- How Earth’s climate has changed
- Earth’s recent temperature trends
- Causes of long-term climate change
- Short-term climate changes and their causes
- Predicting future climate change
- Outline how Earth’s climate has changed over time.
- Identify causes and effects of climate change.
- Describe El Niño and La Niña.
El Niño: naturally occurring, short-term worldwide climate change that occurs when the Pacific Ocean is warmer than usual
global warming: recent increase in Earth’s temperature due mainly to human actions, especially the burning of fossil fuels
ice age: period when Earth’s temperatures are cooler than normal and glaciers spread to lower latitudes than usual
La Niña: naturally occurring, short-term worldwide climate change that occurs when the Pacific Ocean is cooler than usual
Introducing the Lesson
Share the following startling facts and figures about recent global climate change with your class. Then tell students they will learn more about climate change when they read this lesson.
- Earth's average temperature has risen by 1.4 °F over the past century and is projected to rise another 2 to 11.5 °F over the next century.
- In Alaska, western Canada, and eastern Russia, average temperatures have increased as much as 4 to 7 °F in just the past 50 years.
- Fourteen of the hottest years on record have occurred in the last 16 years.
- Small changes in the average temperature of the planet can translate into large and potentially dangerous shifts in climate and weather.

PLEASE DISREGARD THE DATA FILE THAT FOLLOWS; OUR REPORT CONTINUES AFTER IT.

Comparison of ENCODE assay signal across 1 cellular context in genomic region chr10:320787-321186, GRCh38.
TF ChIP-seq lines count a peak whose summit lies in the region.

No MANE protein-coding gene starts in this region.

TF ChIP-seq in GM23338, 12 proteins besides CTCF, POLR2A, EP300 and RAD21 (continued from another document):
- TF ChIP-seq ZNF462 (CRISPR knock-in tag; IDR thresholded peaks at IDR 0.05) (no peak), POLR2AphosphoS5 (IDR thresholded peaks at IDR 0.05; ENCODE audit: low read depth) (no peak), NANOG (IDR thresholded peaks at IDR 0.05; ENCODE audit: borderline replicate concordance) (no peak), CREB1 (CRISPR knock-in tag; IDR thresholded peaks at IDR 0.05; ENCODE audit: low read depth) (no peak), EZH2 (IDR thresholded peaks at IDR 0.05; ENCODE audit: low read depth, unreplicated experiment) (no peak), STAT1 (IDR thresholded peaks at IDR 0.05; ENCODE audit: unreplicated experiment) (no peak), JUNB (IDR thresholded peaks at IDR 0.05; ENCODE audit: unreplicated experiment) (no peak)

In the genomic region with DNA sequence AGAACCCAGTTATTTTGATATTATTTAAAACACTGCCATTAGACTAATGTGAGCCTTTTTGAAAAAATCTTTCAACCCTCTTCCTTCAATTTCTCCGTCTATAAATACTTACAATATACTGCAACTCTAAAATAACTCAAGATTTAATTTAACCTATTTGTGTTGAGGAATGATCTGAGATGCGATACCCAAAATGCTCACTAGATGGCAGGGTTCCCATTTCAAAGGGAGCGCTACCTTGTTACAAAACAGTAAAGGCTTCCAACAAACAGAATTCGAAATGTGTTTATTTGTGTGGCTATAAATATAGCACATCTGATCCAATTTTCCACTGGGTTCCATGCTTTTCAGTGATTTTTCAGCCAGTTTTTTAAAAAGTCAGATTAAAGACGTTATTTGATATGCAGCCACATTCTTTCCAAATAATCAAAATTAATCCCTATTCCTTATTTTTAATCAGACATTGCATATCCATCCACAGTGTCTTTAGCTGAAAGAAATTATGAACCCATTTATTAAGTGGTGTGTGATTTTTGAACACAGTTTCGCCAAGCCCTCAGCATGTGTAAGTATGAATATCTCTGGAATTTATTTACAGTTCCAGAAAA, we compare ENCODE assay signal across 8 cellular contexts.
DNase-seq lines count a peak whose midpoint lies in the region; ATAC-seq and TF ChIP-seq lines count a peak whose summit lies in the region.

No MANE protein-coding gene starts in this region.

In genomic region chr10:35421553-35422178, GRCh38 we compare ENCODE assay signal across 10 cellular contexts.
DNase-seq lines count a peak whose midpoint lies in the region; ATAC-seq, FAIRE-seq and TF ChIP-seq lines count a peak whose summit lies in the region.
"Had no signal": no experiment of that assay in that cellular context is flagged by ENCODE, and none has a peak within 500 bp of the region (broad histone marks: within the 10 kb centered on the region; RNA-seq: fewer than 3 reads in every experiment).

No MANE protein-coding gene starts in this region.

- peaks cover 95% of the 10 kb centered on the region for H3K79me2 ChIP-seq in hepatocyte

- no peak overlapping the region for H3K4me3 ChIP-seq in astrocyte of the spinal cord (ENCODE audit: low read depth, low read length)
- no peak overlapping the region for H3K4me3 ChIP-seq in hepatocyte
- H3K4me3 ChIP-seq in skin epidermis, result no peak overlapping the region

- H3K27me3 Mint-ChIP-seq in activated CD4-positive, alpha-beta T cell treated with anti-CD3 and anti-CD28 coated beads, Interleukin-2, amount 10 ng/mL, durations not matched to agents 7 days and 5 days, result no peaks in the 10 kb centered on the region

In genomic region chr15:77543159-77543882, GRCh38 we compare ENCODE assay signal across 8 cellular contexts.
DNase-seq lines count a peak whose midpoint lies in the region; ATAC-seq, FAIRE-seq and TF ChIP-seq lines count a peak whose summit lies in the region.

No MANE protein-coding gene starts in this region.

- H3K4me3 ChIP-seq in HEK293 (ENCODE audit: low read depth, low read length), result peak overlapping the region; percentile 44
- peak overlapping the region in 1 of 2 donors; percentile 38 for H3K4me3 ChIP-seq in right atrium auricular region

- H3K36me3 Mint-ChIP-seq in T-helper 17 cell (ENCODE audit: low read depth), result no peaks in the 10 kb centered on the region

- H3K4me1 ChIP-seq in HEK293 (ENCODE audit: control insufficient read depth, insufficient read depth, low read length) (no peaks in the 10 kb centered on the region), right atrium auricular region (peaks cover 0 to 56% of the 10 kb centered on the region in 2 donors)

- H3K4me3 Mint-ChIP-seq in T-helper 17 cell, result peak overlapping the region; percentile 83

- The current pace of rising global temperatures puts as many as 30 percent of plant and animal species at significant risk of extinction.
Students will have a better understanding of El Niño by doing the hands-on activity at the first URL below. In the activity, they will use simple materials to model El Niño. Questions are provided to help students analyze their data, interpret the results, and draw conclusions. After the hands-on activity, students can go to the second URL below to track occurrences of El Niño through time with an interactive timeline.
You may want to have students explore the excellent EPA climate change learning module at the URL below. Using a variety of interactive multimedia, the module offers background information, online activities, and other resources on recent climate change, including its causes and impacts around the world.
Building Science Skills
In the activity at the following URL, students will examine graphs of greenhouse gas emissions and their increases associated with human activity. They will also calculate their personal contributions to CO2 emissions. By doing the activity, students will be able to identify sources of the major greenhouse gases and current trends in atmospheric concentrations. They will also be able to calculate greenhouse gas emissions on personal and larger scales.
Building Science Skills
Have students do the second activity (Part B) at the URL below. They will evaluate data and graphs depicting very long-term climate trends extending over hundreds or thousands of years to see what this information indicates about climate and climate change on Earth. The PDF document includes a student worksheet, discussion questions, and extension ideas.